• Bittersweet Ending: Roan and Barnes both survive, Roan is a shoo-in to win the election and the Purge looks like it will be outlawed, but Dante, Joe and many other innocent people are dead and numerous violent protests are breaking out because of those people who want the Purge to continue, showing that the NFFA have left their mark and it will be a long time before America can get back to "normal." The film ends with an ominous shot of the American flag.
  • Blood-Splattered Wedding Dress: The shoplifting girls show up during the Purge wearing bloodstained prom dresses to get revenge for being caught. All of them are killed by Laney, either run down or shot, in a scene played for Black Comedy.
  • Bloodstained Glass Windows: The climax takes place at an NFFA church.
  • The Brute: Danzinger functions as scarily effective muscle for the NFFA, and is the only member of his militia to be able to square off with Leo in a straight one on one.
  • Call-Back: The flowers in the NFFA church are of the same type that James Sandin places on his car dashboard (in the first film) as a show of support for Purge Night.
  • Commie Nazis: Purgers in the film tend to represent several facets of political evil. The New Founding Fathers use a gang of neo-Nazis as thugs, gangs fly Confederate flags, while the "murder tourists" are mostly Russians. The American purgers themselves mostly act like hedonists as well.
  • Composite Character: Both the Senator and the Minister seem to be this for contemporary political figures. This is presumably because the primaries were still going on when the film was in production. The Senator seems to be a composite of Hillary Clinton (female Senator with a long history in politics), and Bernie Sanders (independent seen as challenging the political establishment), and the Minister seems to borrow elements of Donald Trump (has apparently never held elected office before running for President) and Ted Cruz (religious zealot).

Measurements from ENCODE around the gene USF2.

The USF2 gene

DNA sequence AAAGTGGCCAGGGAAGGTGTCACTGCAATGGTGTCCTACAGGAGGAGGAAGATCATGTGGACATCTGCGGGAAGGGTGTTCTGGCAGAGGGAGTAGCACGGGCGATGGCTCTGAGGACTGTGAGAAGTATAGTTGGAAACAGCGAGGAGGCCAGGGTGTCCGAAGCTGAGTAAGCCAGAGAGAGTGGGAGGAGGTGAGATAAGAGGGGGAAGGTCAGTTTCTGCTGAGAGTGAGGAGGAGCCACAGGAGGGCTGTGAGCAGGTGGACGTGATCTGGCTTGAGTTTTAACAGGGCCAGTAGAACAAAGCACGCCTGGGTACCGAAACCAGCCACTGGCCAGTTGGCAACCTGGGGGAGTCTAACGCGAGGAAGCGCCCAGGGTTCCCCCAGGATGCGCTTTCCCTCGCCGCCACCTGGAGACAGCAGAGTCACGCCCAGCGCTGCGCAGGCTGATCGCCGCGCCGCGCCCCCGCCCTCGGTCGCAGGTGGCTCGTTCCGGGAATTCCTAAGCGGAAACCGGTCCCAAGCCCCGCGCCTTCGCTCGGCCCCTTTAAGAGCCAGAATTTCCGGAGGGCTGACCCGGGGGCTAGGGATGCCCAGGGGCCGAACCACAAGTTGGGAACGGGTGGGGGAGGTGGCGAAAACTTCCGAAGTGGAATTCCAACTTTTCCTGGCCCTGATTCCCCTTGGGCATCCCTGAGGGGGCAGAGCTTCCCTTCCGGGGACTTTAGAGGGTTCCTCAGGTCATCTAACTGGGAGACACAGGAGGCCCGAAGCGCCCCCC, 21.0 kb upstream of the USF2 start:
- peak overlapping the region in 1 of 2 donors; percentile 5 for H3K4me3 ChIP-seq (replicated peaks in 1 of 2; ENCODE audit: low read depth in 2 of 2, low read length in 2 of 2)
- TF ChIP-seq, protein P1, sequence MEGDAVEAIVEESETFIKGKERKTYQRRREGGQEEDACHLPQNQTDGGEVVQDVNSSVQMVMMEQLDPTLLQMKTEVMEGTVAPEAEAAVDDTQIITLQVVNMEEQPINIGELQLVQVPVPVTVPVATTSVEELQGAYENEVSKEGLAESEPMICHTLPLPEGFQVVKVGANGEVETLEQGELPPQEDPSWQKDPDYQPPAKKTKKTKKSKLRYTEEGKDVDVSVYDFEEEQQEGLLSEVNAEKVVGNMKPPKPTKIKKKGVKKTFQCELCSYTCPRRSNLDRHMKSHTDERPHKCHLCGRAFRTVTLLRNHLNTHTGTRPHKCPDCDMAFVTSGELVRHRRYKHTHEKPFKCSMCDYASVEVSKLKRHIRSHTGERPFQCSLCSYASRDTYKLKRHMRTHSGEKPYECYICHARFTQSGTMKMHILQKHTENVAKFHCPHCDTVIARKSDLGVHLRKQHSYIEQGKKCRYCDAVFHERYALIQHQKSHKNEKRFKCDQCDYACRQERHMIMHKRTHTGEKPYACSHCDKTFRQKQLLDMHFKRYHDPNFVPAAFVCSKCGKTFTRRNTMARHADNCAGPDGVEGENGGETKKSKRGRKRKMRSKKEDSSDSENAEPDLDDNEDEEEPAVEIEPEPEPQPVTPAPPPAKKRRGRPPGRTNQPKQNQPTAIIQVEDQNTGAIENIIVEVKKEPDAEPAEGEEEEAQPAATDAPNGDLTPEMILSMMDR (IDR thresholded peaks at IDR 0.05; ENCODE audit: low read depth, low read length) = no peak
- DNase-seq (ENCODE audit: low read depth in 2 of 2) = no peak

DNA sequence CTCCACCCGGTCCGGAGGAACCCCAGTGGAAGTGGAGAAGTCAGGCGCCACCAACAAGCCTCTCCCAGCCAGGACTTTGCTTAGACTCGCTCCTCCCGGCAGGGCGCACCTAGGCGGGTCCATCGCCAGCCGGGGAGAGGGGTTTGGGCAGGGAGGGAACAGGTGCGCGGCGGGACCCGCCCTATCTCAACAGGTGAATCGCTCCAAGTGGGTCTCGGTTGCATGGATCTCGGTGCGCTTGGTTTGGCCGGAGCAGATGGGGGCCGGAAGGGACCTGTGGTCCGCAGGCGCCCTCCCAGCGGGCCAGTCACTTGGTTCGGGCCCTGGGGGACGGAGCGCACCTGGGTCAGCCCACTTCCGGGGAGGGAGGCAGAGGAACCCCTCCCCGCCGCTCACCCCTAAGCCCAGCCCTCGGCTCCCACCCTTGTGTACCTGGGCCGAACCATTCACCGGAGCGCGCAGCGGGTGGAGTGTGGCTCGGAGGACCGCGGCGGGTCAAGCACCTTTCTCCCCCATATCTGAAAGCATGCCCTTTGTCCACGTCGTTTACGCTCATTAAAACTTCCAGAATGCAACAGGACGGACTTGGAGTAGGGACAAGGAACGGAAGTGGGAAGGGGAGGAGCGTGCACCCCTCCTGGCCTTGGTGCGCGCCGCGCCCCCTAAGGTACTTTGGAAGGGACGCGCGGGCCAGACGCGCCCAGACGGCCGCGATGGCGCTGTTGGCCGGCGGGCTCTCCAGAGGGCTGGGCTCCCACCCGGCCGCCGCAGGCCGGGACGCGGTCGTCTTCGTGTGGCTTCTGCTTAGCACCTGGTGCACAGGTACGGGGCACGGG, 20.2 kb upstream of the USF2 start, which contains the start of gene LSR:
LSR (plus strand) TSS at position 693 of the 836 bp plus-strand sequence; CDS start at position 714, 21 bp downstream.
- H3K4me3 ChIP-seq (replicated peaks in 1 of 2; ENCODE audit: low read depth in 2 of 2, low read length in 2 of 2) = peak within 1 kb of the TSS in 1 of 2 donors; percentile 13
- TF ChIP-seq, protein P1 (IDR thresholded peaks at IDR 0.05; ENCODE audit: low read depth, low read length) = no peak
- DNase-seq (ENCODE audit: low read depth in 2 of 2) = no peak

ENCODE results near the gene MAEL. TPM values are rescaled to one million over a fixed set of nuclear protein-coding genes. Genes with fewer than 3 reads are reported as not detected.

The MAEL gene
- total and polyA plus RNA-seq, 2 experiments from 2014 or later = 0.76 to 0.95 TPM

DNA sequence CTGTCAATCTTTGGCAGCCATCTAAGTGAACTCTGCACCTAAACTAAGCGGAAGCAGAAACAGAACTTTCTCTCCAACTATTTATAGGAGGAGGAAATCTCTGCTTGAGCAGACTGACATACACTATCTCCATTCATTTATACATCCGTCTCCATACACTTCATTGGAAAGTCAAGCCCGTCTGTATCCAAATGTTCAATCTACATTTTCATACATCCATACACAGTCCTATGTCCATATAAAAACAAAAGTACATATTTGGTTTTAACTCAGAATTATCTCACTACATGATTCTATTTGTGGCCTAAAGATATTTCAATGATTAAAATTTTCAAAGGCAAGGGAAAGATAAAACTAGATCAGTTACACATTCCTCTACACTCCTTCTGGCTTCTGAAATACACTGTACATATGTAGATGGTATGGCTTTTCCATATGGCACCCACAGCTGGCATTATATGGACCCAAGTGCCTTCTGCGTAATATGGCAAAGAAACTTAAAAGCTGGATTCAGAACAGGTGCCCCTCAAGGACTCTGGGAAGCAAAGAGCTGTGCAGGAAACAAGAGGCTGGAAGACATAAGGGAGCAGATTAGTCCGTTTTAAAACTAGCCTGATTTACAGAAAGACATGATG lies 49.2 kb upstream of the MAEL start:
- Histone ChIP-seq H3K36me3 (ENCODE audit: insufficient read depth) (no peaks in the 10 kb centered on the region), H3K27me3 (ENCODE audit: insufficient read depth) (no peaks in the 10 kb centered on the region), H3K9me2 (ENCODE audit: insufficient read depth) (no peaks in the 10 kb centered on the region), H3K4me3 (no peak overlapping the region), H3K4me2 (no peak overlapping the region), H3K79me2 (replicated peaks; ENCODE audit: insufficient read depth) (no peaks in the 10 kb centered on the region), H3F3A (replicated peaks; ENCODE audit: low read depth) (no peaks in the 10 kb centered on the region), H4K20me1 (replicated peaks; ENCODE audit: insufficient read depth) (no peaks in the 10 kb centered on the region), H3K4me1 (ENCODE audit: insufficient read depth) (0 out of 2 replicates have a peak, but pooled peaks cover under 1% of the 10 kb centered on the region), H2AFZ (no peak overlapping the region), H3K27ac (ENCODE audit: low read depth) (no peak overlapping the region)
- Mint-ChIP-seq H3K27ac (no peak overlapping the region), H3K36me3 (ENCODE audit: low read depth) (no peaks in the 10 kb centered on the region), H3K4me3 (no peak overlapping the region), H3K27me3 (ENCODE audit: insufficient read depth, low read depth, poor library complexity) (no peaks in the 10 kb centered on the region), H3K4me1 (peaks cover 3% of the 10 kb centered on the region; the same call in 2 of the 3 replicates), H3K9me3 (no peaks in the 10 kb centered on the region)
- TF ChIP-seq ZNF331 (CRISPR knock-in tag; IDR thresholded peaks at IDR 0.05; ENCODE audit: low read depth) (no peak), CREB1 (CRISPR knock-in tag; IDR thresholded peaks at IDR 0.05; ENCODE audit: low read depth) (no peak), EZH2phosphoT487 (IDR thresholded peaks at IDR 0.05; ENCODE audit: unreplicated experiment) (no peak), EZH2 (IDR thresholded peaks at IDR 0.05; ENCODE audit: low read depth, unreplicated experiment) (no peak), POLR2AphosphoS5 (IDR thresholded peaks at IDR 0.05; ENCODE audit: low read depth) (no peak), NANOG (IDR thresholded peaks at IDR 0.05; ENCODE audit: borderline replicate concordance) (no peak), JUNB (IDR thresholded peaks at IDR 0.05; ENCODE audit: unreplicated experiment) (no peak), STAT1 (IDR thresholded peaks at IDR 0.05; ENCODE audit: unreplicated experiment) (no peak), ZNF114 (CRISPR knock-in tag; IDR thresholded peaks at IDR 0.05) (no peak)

• Crazy Cultural Comparison: Evil example, with many Purgers being foreign "murder tourists". They go so far as to wear specialized Purge masks with an American theme, making them look like demonic versions of Uncle Sam, the Statue of Liberty, and Abraham Lincoln.
  • Cruel Mercy: Owens eggs Dante to kill him to participate in the Purge and making him a martyr for it; however, Dante instead spares Owens and Roan beats him in the election at the end of the film.
  • Curbstomp Battle: Leo vs. Danzinger has Leo claim the advantage and utterly crush his opponent despite having been injured earlier that night.
  • Disproportionate Retribution: Kimmy, the leader of the teenage girl purgers, antagonized Joe's store just because he prevented her from stealing a candy bar. This goes Up to Eleven on Purge Night as she mentions when she breaks into the store, she will not only take her candy bar but kill everyone in the store and set it ablaze! Did we mention she killed her parents?
  • Dissonant Serenity: Harmon James, Owens' right hand man, rarely registers any emotion and seems almost disturbingly empty, except when he commits the first Purging of the Mass.
  • Don't Create a Martyr: Roan argues against assassinating Owens because it would just make a martyr of them, while her beating him in a fair election sends a much more important message. The other NFFA leaders, on the other hand, lose a few members in the fight to protect Roan.
  • Even Evil Has Standards: The protagonists ally with the Crips since even they think the NFFA has gone full psycho. Even their initial, scary intro is just them seeking help after their leader's son is badly injured and them asking for the boy to be saved. Though it's questionable how it might have turned out had Joe not been an ex-member and able to get both sides talking.
  • Evil Foreigner: The murder tourists, who come to America from places such as Russia to do illegal stuff on Purge night because they can't do it in their own country. One wonders if the foreign governments allow murder tourism in USA to flourish if it means getting rid of their own psychopaths. They're all gunned down by Joe and Marcos.